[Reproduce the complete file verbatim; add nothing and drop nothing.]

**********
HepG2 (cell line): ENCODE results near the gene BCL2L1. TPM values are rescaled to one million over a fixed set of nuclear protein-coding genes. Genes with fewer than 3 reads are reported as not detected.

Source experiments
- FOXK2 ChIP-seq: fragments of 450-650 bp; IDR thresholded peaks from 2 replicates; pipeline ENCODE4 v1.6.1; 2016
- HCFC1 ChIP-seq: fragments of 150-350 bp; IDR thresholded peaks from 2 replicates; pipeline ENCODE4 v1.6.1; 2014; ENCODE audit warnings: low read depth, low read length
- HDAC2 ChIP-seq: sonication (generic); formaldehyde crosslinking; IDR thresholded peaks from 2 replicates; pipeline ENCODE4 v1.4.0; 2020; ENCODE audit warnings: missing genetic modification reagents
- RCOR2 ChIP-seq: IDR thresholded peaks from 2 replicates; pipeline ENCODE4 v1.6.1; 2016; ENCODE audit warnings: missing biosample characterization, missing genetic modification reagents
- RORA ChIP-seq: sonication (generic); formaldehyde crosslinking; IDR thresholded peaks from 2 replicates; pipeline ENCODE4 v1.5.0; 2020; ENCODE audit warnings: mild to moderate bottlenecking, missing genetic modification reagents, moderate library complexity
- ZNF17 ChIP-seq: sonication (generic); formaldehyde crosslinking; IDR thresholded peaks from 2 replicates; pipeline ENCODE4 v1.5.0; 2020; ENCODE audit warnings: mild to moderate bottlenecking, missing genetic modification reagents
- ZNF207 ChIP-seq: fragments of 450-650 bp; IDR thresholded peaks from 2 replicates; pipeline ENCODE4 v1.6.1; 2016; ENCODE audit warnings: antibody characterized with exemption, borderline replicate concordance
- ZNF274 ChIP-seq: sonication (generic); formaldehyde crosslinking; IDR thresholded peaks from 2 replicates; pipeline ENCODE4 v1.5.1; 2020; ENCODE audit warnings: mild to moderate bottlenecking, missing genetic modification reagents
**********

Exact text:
HepG2 (cell line): ENCODE results near the gene BCL2L1. TPM values are rescaled to one million over a fixed set of nuclear protein-coding genes. Genes with fewer than 3 reads are reported as not detected.

Source experiments
- FOXK2 ChIP-seq: fragments of 450-650 bp; IDR thresholded peaks from 2 replicates; pipeline ENCODE4 v1.6.1; 2016
- HCFC1 ChIP-seq: fragments of 150-350 bp; IDR thresholded peaks from 2 replicates; pipeline ENCODE4 v1.6.1; 2014; ENCODE audit warnings: low read depth, low read length
- HDAC2 ChIP-seq: sonication (generic); formaldehyde crosslinking; IDR thresholded peaks from 2 replicates; pipeline ENCODE4 v1.4.0; 2020; ENCODE audit warnings: missing genetic modification reagents
- RCOR2 ChIP-seq: IDR thresholded peaks from 2 replicates; pipeline ENCODE4 v1.6.1; 2016; ENCODE audit warnings: missing biosample characterization, missing genetic modification reagents
- RORA ChIP-seq: sonication (generic); formaldehyde crosslinking; IDR thresholded peaks from 2 replicates; pipeline ENCODE4 v1.5.0; 2020; ENCODE audit warnings: mild to moderate bottlenecking, missing genetic modification reagents, moderate library complexity
- ZNF17 ChIP-seq: sonication (generic); formaldehyde crosslinking; IDR thresholded peaks from 2 replicates; pipeline ENCODE4 v1.5.0; 2020; ENCODE audit warnings: mild to moderate bottlenecking, missing genetic modification reagents
- ZNF207 ChIP-seq: fragments of 450-650 bp; IDR thresholded peaks from 2 replicates; pipeline ENCODE4 v1.6.1; 2016; ENCODE audit warnings: antibody characterized with exemption, borderline replicate concordance
- ZNF274 ChIP-seq: sonication (generic); formaldehyde crosslinking; IDR thresholded peaks from 2 replicates; pipeline ENCODE4 v1.5.1; 2020; ENCODE audit warnings: mild to moderate bottlenecking, missing genetic modification reagents